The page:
Going Public With Shame

The title Dancing at the Shame Prom is a wonderful metaphor for this anthology of 27 stories on facing and overcoming shame. In their introduction, editors Amy Ferris and Hollye Dexter “invite you to…a place where we wear our ugly dresses, then shed them. Where we parade our shame in public, dance it around…and take awkward pictures with it. But this time…we’re breaking up with Shame and driving off into the sunset, stronger in knowing that we are connected at the deepest, most human level.”And to their credit, Ferris and Dexter are the belles of this particular ball, contributing two of the collection’s most poignant, gut-wrenching tales. They spin and weave through their dances with shame with total honesty, revealing vulnerable childhoods and adult lives which continued to reverberate with hidden pain despite their seeming normalcy.Dexter’s “In the Name of the Father” tells the story of a girl so traumatized by her teenage mother’s attempt to erase her past and create a new identity that her former last name became an F word provoking fear and anxiety. (She depicts her early years so movingly that after reading her story you’ll never hear the name “Fisher” again without recalling the author.)

Ferris’s “Bits & Pieces for Five Hundred” takes us inside a dysfunctional marriage as seen through a child’s eyes. From her account of the dirty joke she unwittingly told her class for show-and-tell through her mother’s barrage of verbal abuses, we feel how Ferris was made small by years of shame and humiliation.

If this sounds too heavy to bear, it’s not. Both stories (like all the others) end with their authors coming to terms with their shame and finding power in letting go.

Shame in All Its Forms

More than half the stories in the anthology are standouts. These run the gamut from the horrific to the painfully familiar.”What I Know of Silence,” Brooke Elise Axtell’s agonizing tale of being raped and forced into pornography by a babysitter when she was a young girl, ends with her on a healing path as she speaks out for sexual assault survivors. Robyn Hatcher’s “Stinkin’ Shame” blends humor and yearning in a story of a shy girl driven to be the “Super Special Black Girl” thereby proving her worth. In “The Hair Manifesto,” Marianne Schnall tells how a common problem — a girl’s struggle to tame her unruly hair — ballooned into more extreme self-makeovers which included eating disorders and even a name change. Marcia G. Yerman’s “The Jump Rope Line” recounts how her extreme anxiety as a child manifested as physical symptoms, and how she battles feelings of alienation to this day.Even if their situations are remote from your own experiences, the telling brings up emotions we all share — feelings that none of us are exempt from.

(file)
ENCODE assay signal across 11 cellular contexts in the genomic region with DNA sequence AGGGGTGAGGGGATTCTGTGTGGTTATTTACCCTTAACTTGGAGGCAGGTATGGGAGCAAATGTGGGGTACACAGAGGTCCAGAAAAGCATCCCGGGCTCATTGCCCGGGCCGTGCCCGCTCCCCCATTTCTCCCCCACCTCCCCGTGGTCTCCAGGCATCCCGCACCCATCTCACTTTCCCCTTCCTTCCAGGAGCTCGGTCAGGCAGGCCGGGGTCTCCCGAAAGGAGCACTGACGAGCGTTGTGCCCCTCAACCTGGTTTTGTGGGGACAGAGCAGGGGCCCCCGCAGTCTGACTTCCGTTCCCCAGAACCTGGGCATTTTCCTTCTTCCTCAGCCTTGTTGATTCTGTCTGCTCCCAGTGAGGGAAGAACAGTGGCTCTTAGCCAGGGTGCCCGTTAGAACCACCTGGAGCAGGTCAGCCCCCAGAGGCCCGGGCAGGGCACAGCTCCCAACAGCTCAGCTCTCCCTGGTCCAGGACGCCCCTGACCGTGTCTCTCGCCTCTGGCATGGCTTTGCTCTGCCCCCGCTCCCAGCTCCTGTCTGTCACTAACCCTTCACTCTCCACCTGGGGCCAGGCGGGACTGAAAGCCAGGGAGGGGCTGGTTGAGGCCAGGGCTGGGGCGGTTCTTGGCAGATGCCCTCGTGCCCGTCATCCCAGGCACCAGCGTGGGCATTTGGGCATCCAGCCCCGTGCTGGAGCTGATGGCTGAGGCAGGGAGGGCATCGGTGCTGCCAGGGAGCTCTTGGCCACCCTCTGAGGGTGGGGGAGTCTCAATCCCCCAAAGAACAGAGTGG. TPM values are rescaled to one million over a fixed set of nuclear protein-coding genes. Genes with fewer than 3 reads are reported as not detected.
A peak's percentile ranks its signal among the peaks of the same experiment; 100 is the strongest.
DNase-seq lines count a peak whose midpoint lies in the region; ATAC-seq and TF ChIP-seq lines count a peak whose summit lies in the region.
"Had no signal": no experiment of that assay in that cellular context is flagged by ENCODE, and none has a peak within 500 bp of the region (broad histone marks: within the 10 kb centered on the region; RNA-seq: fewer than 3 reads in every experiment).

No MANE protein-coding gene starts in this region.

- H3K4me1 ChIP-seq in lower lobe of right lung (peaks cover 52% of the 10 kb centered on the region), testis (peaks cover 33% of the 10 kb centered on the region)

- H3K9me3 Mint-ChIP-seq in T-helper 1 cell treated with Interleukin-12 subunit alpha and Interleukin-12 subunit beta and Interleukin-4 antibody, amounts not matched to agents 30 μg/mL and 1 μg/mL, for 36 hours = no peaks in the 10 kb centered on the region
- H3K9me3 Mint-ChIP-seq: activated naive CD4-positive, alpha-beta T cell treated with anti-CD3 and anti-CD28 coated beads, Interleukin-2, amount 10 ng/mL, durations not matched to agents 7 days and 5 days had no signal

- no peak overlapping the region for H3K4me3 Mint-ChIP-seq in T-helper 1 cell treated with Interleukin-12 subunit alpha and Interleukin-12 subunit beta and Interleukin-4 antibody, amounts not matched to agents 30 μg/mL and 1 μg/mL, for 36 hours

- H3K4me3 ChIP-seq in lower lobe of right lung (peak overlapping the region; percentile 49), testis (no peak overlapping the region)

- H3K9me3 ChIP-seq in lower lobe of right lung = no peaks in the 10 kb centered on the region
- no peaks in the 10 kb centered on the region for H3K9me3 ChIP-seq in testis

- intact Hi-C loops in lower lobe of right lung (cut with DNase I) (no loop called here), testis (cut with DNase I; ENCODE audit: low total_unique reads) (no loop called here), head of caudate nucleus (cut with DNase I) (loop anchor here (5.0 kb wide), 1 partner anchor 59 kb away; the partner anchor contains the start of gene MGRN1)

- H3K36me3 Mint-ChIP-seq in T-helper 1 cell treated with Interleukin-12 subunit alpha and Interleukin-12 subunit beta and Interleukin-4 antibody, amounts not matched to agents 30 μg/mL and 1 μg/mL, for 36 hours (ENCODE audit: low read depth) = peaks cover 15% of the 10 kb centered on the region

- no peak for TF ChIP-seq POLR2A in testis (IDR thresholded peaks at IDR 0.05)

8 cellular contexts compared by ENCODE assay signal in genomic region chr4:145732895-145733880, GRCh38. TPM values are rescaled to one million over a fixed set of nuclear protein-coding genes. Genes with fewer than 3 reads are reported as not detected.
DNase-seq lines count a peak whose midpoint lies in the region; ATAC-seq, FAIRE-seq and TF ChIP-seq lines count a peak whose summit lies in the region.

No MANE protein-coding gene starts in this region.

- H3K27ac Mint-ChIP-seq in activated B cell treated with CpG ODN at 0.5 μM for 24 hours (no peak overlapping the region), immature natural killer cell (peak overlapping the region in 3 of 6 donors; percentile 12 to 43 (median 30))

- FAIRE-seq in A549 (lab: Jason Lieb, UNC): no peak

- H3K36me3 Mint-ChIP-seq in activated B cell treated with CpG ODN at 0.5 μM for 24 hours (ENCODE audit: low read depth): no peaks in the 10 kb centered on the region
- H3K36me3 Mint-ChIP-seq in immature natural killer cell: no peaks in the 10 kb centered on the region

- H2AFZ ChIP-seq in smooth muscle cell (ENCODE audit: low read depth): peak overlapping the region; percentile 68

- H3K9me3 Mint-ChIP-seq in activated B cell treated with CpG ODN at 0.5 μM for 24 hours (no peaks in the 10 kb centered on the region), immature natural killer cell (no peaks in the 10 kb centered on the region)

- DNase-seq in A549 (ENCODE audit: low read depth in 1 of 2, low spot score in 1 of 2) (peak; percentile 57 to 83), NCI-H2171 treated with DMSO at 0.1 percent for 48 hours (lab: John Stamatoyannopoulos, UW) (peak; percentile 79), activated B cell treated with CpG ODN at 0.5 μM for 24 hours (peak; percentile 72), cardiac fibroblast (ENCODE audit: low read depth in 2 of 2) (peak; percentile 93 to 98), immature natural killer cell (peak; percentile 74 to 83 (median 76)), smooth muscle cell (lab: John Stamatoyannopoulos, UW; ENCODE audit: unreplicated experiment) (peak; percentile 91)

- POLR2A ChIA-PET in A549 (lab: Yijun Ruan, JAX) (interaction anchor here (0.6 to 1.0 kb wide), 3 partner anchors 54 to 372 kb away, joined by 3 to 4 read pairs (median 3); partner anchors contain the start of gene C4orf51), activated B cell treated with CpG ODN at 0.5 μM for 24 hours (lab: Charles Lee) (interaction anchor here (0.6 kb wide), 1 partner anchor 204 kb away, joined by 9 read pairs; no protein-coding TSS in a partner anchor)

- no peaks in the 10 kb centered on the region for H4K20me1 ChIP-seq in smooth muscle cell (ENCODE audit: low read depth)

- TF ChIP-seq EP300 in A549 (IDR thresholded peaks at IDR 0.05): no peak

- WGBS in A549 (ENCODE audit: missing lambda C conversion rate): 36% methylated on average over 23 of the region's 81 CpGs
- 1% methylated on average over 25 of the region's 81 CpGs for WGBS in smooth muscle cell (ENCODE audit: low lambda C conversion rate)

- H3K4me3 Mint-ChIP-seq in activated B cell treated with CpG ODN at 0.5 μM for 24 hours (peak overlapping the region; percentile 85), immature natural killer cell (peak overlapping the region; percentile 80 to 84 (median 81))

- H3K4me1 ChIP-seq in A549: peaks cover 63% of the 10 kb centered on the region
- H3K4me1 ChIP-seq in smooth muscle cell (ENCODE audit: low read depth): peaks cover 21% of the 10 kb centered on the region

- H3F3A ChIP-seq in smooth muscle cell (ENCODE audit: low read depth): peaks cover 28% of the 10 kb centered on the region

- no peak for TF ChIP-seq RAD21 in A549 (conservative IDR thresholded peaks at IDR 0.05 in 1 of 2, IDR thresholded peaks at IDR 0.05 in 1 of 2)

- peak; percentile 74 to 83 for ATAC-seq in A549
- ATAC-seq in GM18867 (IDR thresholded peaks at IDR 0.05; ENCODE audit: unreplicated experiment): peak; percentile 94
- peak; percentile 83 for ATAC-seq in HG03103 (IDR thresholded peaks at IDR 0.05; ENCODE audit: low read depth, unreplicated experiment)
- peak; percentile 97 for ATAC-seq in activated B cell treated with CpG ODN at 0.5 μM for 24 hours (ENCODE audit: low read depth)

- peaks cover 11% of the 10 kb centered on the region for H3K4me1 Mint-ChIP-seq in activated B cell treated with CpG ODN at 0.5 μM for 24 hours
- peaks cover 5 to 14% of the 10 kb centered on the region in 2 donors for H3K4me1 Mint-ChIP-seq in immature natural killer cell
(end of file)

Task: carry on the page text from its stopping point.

Shamefully Honest

In the book Telling True Stories: A Non-Fiction Writer’s Guide, journalist Ted Conover writes, “Honesty is very important in the first person. Readers see right through a narrator who is putting on airs,” and adds, “A smart journalist always remembers that even though its first person, the subject isn’t me. It’s them. The reader roots for a humble narrator.”If this collection fails to earn five stars, it’s because of a handful of essays penned by women who — while paying lip service to shame — failed to embrace its lessons and kept the feeling at arm’s length. Their lack of humility and relatively weak narratives, not to mention their “shame” over comparatively minor indiscretions, were off-putting in the early pages of the book and almost made me lay asideShame Prom. However, these few stories were the exception rather than the rule.Those who had the courage to approach shame with humility in their voices and candor in their narratives give Shame Prom its jolt of authenticity, and two that illustrate this simple truth are Kristine Van Raden’s “Mother of the Year” and her daughter Kate Van Raden’s companion piece, “I Love Me, I Love Me Not.” Both get to the heart of one of the most compelling themes in the anthology — a mother’s sense of shame at not being able to fix her child’s life, and the feelings of inadequacy that arise from that failure. Kristine is unflinching in relating how she might have influenced her daughter’s slide into anorexia through various words and deeds. Her desire to find a simple solution in the midst of chaos and helplessness is a wish we know will not come true.

Also noteworthy in its equally unflinching approach is Jenny Rough’s “Raising a Cowbird.” Her very real reluctance at the idea of adopting a child is a viewpoint few have the courage to express, and it’s the kind of story that makes Shame Prom live up to its bold concept. No matter what you believe, Rough offers up an honest voice that resonates deeply with the reader.

“Everyone is Invited to Dance”